Heritage Locations

Porthmadog Harbour Station

Main station of the Festiniog Railway, the oldest surviving independent railway company in the world.


Period of construction:
1850 - 1899

Transport Trust plaque:

Transport Mode:


Ffestiniog Railway Co. Harbour Station, Porthmadog, Gwynedd.


LL49 9NF

Nearest Town:

Heritage Centre:

In the 18th century, slate mined in the mountains round Blaenau Ffestiniog had to be taken, first by pack animal to the River Dwyryd, and then by shallow-draft river boats to the sea, where it was loaded onto ships. In 1798  W.A. Maddock built a Cob, or embankment across the estuary of the River Glaslyn, which wore out channel to form a natural harbour. This harbour was called Port Madoc, known today as Porthmadog.

Shortly after Maddocks death in 1830, two businessmen, Samuel Holland and Henry Archer promoted an Act of Parliament to construct the Ffestiniog Railway. They surveyed a route down from Ffestiniog to Porthmadog, via the cob. They planned a narrow gauge railway of 23,5 inches, as used in the quarries. The loads would descend under gravity, and horses would pull the wagons back up to the mine.

The gravity/horse method of use soon came under strain, and the owners of the track looked for a solution using a narrow gauge steam engine. It took until 1863 for contracts to be signed with George England and Co., London, for the manufacture of four small locomotives. The engines were completed in 1864

Soon the volume of traffic was placing the railway under strain again. In 1869  permission was obtained to double the track. However this proved to be too expensive, so the railway engineer, Robert Fairlie,was commissioned to build a more powerful locomotive able to haul heavier trains and to get around the sharp curves and up steep gradients in the mountains. His solution was a double-bogie engine.

The Festiniog Railway Company was incorporated by Act of Parliament in 1832. The original spelling of the name was with only one 'f'. Modern spelling uses the Welsh language version with two 'ffs'. The station is built at the western end of the Cob, the great embankment across the Traeth Mawr, on a peninsula from Ynys Madoc constructed in 1842 to form a slate wharf and a harbour wall. It was opened for passenger service on 6 January 1865 and was closed to passengers on 15 September 1939 but continued in use as the principal offices of the Ffestiniog Railway Company and the home of the Manager (Mr Robert Evans) including throughout the years of almost total closure from 1 August 1946 to 24 September 1954. The station reopened for passengers on 23 July 1955.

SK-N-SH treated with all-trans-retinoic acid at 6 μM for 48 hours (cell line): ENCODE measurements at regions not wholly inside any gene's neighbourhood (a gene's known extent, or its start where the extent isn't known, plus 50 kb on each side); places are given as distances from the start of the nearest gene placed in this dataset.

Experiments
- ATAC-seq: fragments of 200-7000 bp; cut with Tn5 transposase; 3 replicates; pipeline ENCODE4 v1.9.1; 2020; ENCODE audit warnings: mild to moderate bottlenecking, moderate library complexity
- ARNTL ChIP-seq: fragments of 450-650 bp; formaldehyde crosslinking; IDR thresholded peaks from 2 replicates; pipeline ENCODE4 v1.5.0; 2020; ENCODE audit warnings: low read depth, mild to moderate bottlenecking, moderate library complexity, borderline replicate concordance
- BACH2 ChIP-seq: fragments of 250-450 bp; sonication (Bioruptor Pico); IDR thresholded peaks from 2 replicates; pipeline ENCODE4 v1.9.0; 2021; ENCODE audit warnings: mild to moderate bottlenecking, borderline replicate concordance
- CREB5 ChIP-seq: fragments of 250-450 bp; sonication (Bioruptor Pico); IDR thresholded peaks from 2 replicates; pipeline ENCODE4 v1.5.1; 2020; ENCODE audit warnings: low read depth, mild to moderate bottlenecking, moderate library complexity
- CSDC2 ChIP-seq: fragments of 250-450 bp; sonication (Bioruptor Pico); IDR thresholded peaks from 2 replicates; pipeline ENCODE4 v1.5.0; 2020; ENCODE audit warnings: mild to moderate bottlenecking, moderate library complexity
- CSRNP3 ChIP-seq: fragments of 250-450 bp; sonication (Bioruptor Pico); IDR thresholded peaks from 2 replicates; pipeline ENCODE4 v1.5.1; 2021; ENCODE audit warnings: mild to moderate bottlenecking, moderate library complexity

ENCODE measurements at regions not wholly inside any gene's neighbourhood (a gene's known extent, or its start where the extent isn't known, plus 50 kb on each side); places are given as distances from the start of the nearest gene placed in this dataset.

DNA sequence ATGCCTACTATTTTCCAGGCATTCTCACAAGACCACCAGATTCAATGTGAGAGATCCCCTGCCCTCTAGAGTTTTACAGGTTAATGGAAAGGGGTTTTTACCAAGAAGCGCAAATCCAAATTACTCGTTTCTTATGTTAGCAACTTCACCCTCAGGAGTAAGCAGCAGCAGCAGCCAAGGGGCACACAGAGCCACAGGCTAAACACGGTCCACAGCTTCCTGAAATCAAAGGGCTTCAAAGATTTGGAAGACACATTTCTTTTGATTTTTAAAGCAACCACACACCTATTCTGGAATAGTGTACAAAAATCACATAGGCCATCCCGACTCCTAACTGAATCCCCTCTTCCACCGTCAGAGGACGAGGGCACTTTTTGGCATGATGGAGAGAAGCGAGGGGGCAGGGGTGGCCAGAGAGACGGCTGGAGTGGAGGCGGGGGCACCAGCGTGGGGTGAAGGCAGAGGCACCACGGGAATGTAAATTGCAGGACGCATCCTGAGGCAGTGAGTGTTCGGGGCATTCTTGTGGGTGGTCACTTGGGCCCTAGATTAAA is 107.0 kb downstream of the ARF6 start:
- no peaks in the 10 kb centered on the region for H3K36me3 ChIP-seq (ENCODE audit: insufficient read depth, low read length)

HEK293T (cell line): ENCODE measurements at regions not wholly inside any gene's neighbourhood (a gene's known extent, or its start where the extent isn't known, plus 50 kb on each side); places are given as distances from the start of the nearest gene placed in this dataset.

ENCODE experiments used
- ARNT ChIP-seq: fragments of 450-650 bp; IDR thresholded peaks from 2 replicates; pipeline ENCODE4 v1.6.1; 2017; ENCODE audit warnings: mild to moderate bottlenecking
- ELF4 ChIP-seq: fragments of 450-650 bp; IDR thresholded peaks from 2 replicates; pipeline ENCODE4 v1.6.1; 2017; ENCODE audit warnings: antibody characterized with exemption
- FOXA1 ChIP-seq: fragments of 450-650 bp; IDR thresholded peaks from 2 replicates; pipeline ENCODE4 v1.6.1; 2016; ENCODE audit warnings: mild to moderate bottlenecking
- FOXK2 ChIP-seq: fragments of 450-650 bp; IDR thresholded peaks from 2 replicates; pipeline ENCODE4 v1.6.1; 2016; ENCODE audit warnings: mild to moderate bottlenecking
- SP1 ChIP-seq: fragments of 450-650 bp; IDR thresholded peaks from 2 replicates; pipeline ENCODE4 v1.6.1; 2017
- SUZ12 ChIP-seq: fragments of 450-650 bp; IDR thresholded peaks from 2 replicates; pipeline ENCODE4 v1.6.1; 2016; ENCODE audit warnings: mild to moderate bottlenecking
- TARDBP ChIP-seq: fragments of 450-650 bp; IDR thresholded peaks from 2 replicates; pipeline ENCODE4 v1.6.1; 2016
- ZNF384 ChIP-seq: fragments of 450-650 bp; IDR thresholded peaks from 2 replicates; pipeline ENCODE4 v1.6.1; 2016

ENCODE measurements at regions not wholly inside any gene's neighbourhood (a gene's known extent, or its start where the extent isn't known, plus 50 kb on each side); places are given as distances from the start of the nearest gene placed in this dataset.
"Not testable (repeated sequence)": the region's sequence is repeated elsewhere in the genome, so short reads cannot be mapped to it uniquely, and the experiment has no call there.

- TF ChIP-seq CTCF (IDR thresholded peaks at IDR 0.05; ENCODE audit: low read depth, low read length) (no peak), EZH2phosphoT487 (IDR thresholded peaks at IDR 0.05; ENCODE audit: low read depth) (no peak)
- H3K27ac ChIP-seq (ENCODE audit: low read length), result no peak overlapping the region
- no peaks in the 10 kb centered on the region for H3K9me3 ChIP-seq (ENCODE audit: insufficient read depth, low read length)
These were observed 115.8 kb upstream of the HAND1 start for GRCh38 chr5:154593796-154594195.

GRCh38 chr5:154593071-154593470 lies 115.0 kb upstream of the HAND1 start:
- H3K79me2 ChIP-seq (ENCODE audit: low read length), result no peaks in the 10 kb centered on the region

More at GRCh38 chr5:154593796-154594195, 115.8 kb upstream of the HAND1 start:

The present stone buildings, replacing earlier wooden buildings dismantled and reused elsewhere on the railway, date from 1878/79 and the goods shed was added in 1880. They were linked to the former goods shed by way of a major extension in 1975. Passenger facilities include a booking and enquiry office, a large tourist and hobby shop and a large cafeteria with licensed bar. The erection of the platform awning was completed in 1988.

The Harbour Station is the operational headquarters of both the Ffestiniog and the Welsh Highland Railways.

Biddle, Gordon, Britain's Historic Railway Buildings, Oxford University Press, ISBN-10: 0198662475 (2003)

Biddle, Gordon & Nock, O.S., The Railway Heritage of Britain : 150 years of railway architecture and engineering, Studio Editions, ISBN-10: 1851705953 (1990)

Biddle, Gordon and Simmons, J., The Oxford Companion to British Railway History, Oxford, ISBN 0 19 211697 5 (1997)

Bonavia, Michael, Historic Railway Sites in Britain, Hale, ISBN 0 7090 3156 4 (1987)

Boyd, James I.C., The Festiniog Railway 1800 - 1974; Vol. 1 - History and Route. The Oakwood Press. ISBN 0-8536-1167-X(1975)

Boyd, James I.C., The Festiniog Railway 1800 - 1974; Vol. 2 - Locomotives and Rolling Stock; Quarries and Branches: Rebirth 1954-74 The Oakwood Press. ISBN 0-8536-1168-8 (1975)

Conolly, W. Philip, British Railways Pre-Grouping Atlas And Gazetteer, Ian Allan Publishing, ISBN 0-7110-0320-3 (1958/97)

Jowett, Alan, Jowett's Railway Atlas of Great Britain and Ireland,  Patrick Stephens Ltd. ISBN 1-8526-0086-1. (March 1989)

Morgan, Bryan, Railways: Civil Engineering, Arrow, ISBN 0 09 908180 6 (1973)

Morgan, Bryan, Railway Relics, Ian Allan, ISBN 0 7110 0092 1 (1969)

Simmons, J., The Railways of Britain, Macmillan, ISBN 0 333 40766 0 (1961-86)

Simmons, J. The Victorian Railway, Thames & Hudson, ISBN 0 500 25110X (1991)

Smith, Martin, British Railway Bridges and Viaducts, Ian Allan, ISBN 0 7110 2273 9 (1994)

Turnock, David, An Historical Geography of Railways, Ashgate, ISBN 1 85928 450 7 (1998)

Opening Times:
Enquire on tel: 01766 516 000 or website.

How To Find:

By Road: On the A487 in Porthmadog.

By Rail: to Porthmadog.


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